why rising earth?

The title of this blog draws from my time as an apprentice at the Cob Cottage Company in costal Oregon. If you spend time with natural building folk, you'll eventually find yourself around a fire, sing silly songs about cob and natural building. Folks usually refer to these oftentimes improvised tunes as "cobsongs". I often sang..."There is a house in old coquille, they call the rising earth, it's been the work of many hands, and you know what that's worth..."

Saturday, September 10, 2011

Introducting 606 Carlton Ave.

My work since May has been helping my good friend Greg build a house for his parents in Durham, NC. This is an urban infill project, on a site in a downtown neighborhood that has been empty since the 60's when the original house burned down.

The project is happening in two phases, with the first third of the house being built and largely completed before we begin the rest. This first part contains the kitchen, bathroom, informal eating/transition space, and back deck. To the front of the house, we will be adding a living room, two bedrooms, and mudroom/entry room later on. The first phase is built mostly conventionally, with a concrete foundation, stud framed walls, and a metal roof. Nothing too unusual...except for the earthen floors, clay and lime plasters, ferrocement shower, and handmade hardwood cabinetry. Here are a few photos of what we've been up to this summer, hopefully I'll manage to get some more photos up soon.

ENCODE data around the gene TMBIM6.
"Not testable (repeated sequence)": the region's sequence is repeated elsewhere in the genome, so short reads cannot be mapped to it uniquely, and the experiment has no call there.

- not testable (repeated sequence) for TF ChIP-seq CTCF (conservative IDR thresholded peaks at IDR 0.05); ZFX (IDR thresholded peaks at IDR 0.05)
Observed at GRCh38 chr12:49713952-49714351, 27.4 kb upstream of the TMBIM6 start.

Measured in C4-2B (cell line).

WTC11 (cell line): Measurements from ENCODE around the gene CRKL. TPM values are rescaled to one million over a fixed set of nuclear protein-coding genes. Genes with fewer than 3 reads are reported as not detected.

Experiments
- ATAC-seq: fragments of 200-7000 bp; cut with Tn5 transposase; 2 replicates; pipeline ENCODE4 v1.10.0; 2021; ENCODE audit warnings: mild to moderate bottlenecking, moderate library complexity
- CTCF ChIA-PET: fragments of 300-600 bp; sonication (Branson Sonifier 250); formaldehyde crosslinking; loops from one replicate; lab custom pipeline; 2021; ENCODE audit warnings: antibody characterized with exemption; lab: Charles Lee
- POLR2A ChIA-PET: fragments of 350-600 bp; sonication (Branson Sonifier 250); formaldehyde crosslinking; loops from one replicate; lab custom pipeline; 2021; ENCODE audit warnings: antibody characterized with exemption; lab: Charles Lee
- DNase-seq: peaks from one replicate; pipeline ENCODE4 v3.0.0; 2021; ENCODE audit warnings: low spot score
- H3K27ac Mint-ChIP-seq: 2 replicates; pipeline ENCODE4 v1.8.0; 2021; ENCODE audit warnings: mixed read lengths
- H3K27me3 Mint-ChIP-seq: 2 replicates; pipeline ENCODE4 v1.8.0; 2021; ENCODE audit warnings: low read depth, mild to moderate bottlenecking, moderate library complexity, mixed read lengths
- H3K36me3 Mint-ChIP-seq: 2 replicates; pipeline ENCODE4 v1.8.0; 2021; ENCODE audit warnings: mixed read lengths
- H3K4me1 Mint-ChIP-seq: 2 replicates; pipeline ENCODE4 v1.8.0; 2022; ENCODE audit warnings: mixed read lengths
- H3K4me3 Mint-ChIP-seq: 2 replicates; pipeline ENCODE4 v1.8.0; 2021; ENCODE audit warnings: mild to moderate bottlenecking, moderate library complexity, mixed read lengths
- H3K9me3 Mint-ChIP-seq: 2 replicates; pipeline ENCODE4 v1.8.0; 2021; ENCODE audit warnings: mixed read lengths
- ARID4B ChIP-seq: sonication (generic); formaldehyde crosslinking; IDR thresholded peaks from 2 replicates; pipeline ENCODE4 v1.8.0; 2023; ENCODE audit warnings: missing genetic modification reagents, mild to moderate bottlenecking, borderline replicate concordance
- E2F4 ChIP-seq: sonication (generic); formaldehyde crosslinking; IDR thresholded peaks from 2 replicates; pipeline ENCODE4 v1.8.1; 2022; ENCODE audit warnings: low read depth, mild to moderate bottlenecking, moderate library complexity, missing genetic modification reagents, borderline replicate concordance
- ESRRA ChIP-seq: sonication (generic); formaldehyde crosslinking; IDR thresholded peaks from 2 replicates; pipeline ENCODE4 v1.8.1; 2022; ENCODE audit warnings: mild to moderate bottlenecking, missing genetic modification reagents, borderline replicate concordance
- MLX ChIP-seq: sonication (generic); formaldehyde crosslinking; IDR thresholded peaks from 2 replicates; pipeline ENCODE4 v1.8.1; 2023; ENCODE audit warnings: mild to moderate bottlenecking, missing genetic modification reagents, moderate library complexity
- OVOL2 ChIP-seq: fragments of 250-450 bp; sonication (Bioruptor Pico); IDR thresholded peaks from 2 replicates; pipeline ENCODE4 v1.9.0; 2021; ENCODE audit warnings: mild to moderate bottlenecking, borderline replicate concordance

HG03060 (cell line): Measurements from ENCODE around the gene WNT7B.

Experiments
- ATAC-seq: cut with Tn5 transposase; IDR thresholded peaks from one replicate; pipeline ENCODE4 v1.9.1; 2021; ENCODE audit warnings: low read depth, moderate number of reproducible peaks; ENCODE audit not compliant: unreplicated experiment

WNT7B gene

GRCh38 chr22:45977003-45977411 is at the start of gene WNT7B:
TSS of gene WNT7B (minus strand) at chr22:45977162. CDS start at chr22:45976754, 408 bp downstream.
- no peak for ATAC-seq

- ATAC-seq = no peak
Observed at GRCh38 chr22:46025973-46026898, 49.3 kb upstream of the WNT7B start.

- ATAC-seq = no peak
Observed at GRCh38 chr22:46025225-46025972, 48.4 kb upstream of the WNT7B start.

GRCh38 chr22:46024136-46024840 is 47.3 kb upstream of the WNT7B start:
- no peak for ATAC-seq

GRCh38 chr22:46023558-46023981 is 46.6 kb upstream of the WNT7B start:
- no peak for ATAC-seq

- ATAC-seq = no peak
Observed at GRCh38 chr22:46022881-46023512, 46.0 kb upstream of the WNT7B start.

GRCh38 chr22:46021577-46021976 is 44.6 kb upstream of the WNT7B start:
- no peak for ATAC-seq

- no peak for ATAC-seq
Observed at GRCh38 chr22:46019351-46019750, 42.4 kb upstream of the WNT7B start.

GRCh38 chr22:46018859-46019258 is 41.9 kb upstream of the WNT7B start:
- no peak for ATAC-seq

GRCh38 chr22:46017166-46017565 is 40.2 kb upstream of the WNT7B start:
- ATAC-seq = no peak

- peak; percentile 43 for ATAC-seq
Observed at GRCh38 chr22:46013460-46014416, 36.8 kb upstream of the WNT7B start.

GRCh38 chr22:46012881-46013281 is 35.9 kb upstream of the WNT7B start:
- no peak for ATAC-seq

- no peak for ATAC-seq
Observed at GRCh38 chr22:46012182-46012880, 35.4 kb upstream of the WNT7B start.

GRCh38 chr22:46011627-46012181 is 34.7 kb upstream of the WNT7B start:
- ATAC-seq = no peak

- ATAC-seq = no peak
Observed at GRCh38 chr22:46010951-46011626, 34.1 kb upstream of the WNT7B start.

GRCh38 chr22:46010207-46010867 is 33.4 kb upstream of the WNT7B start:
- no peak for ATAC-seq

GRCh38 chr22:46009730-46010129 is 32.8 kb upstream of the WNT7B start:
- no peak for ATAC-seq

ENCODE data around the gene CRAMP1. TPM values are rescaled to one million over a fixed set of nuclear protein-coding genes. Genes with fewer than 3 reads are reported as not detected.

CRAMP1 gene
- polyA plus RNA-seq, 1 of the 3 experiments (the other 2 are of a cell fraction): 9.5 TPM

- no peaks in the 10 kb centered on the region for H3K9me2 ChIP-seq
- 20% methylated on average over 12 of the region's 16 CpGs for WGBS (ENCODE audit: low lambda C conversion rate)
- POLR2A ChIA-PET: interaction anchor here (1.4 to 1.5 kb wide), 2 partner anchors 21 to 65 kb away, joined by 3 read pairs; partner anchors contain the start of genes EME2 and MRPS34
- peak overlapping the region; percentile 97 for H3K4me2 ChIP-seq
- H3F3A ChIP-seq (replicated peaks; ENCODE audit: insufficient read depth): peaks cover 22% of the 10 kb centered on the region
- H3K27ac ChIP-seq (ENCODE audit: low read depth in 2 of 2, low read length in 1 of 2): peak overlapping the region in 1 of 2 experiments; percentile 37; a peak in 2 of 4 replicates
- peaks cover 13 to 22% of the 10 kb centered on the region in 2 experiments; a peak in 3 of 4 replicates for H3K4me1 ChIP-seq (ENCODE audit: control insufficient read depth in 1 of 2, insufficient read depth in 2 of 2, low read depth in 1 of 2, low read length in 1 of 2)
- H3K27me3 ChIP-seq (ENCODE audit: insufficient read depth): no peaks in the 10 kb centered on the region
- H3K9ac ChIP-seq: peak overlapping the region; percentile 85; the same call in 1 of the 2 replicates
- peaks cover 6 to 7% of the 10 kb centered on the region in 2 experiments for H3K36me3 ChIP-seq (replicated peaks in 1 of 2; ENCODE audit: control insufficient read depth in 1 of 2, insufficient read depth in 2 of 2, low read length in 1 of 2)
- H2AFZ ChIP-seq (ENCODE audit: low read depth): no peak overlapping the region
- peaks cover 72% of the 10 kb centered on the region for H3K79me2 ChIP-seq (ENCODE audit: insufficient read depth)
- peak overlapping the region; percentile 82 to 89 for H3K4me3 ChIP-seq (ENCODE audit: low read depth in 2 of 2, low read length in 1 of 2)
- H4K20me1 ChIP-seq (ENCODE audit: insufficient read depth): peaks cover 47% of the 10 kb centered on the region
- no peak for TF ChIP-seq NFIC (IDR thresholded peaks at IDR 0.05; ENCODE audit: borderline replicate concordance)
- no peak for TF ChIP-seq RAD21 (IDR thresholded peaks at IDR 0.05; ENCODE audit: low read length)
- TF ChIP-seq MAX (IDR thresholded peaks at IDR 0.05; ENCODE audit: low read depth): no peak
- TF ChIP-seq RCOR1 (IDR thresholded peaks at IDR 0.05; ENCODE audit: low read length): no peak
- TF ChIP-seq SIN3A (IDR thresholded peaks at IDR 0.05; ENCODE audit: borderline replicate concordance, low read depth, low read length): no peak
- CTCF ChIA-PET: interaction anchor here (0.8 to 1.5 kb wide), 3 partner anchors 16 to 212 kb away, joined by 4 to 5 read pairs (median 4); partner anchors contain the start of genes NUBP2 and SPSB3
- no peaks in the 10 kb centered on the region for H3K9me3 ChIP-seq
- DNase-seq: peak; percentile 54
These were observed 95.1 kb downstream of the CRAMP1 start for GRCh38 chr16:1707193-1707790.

The house will have a fair amount of concrete details, such as this threshold. It's a wonderfully flexible material that will contrast with the natural materials and give the house a more modern feel.

Here is our finish plaster test wall. The plasters are composed of varying amounts of clay, lime, and sand. Some contain finely chopped straw. We'll watch for cracks, weathering, and test hardness and dustiness before choosing our mix.

1 comment:

  1. yeah this is amazing i wish i could be doing this with you!